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Getting Social in a Crisis

March 24, 2009

janis-krums-hudson-shot Things must run in cycles, I swear. This week is social media week, apparently.

I saw a great article come across the Twitter-wire today on social media in disaster situations. It’s from January’s Nature (for shame, Jimmy, two scholarly articles in one week) and describes how–through no amount of planning or organization–social media tools are increasingly being used in the aftermath of disasters. That no planning bit is important because it’s not being driven by preparedness folks or homeland security or our PIO’s. It’s being driven by regular people. This is a phenomenon that my buddy John Solomon would just  love: citizens developing the next step in disaster response.

From Virginia Tech, to the San Diego wildfires, to the Sichuan earthquake, regular people are increasingly breaking disaster-related news, are providing real-time updates on the situation, are counting the casualties and assessing the damage–before the authorities, before the media. The article is totally something that everyone in this business, well, everyone who is thinking ahead, should read. And, well, friends help each  other out.

The best example of why this is the future of crisis communications I have, which unfortunately didn’t make it into the article, is of Flight 1549, which crash landed in the Hudson River. Yes, cooler than a Twitter-posts about earthquakes before USGS has posted on their websites. More useful than user-generated Google maps of wildfires, but the actual breaking of news. The picture associated with this post is from Twitpic.com, a service that allows people to send images over Twitter. It was the first mention, anywhere, of the Flight 1549 crash landing. It beat CNN, MSNBC, Fox News and all the rest by a good twenty minutes. A fellow named Janis Krums was on a ferry when they saw the plane land on the Hudson. That ferry was the first vessel to make it to the plane and start off-loading people. Janis snapped that picture and posted to Twitter:

There’s a plane in the Hudson. I’m on the ferry going to pick up the people. Crazy.

I know that Mr. Krums beat the news because I was actually demo’ing Twitter when the crash happened. We all saw the message come up, get retweeted, then checked the news pages, then again, then again. It wasn’t until almost twenty minutes later that a “Breaking News” alert came up on CNN.

Now, imagine being able to give your PIO a twenty minute headstart on a breaking disaster in your area. Imagine being able to send your USAR team to a specific downed building where people are posting that folks are trapped in. Imagine that you have dozens of on-scene photographers  and videographers posting streaming, real-time images of your disaster giving you complete situational awareness.

All of this is happening right now. And according to the Nature article, emergency managers are resisting it:

The [traditional] system, with a clear, top-down chain of command, views communication with the public as a one-way street: information is supposed to flow from officials to the public via warnings sent out over TV, radio and other media.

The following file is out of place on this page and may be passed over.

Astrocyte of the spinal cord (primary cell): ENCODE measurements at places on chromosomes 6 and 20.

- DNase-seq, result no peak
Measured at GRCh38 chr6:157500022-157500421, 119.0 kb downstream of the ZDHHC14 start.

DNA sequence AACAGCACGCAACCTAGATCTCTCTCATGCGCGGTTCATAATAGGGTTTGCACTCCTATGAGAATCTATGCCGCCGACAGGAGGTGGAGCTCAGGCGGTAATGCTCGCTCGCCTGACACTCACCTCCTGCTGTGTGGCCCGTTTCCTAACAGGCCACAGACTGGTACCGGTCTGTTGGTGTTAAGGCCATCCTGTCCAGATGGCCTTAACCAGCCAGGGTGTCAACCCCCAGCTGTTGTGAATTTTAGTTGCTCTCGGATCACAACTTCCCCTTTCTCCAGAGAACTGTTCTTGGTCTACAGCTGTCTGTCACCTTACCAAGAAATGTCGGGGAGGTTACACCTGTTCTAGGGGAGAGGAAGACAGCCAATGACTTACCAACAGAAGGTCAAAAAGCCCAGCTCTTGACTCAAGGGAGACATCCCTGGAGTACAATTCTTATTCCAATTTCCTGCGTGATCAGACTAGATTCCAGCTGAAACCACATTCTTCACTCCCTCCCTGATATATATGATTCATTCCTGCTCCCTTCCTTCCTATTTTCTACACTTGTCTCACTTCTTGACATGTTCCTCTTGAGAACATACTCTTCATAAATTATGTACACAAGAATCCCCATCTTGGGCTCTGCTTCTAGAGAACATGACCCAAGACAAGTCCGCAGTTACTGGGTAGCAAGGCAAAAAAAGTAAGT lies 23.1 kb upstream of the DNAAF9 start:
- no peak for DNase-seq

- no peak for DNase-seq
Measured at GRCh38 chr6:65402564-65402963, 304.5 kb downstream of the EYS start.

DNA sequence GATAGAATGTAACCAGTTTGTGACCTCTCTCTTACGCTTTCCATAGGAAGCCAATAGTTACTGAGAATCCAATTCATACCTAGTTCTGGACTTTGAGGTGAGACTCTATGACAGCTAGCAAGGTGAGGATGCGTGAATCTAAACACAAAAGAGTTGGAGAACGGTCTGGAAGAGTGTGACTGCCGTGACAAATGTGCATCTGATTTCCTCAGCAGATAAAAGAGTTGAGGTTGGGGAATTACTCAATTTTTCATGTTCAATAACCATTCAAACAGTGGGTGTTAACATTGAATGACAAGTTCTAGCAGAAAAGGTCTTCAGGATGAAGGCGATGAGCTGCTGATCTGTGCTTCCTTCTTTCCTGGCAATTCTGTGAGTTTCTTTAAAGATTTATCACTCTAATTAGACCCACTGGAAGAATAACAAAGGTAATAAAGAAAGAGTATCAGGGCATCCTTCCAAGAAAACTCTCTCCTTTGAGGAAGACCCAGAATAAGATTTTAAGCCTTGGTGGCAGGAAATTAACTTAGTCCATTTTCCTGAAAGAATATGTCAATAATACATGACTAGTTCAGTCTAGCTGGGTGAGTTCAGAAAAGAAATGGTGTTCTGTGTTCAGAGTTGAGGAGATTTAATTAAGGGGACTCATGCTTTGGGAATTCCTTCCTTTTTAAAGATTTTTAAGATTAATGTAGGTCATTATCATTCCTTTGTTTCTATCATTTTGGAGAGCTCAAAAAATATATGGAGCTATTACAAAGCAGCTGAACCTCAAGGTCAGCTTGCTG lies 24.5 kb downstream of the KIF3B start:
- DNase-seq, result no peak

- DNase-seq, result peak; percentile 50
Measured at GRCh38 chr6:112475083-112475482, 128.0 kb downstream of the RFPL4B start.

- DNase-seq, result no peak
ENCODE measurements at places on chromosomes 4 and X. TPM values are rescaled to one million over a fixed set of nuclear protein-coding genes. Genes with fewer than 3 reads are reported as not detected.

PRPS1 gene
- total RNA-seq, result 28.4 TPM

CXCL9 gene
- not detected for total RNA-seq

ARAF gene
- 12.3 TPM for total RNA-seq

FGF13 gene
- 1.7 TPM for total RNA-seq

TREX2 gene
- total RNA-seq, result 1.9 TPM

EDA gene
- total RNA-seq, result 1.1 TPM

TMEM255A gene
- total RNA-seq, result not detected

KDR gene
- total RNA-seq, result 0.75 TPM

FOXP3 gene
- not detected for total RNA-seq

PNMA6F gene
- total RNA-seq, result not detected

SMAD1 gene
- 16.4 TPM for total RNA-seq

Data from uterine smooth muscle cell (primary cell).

but…

“But then all of a sudden came the Internet revolution, and it blew apart this notion of a linear chain,” says sociologist Kathleen Tierney, director of the Natural Hazards Center at the University of Colorado. Social-networking and
photo-sharing sites, mobile phones and text messages have turned the chain into a web.

This use of social media in disaster situations isn’t something that we’ll ever be able to control (we can ignore it, for a while), and the reason why is simple. The technology is simply the tool to facilitate what experienced crisis managers already know happens:

More than 60% of the people he spoke to told him that even after they received a warning telling them to evacuate, they tried to confirm it — checking with family and friends, talking things over, watching to see what their neighbours were doing — before taking action.

As Amanda Ripley says, this type of reaction is in people’s nature. We become social animals in emergencies. And now  we have the tools to let everyone in the world know what’s going on.

Whew. I can get a little into this subject, so if all of this seems a bit breathless, please forgive me. Let me close by giving you what I consider to be the take-home message. This stuff is already happening. Regular people are dictating the initial impressions of disasters through social media–right now. We, as emergency managers and planners and communicators, can do one of two things: either accept that new reality, become active participants and, I would argue, reap the benefits; or ignore it, and start our response behind the curve, knowing less than we could  know, and by communicating in fewer ways than we could. The choice is solely ours to make, and I can assure you that regular folks would love to have us along for the ride. We just have to engage them.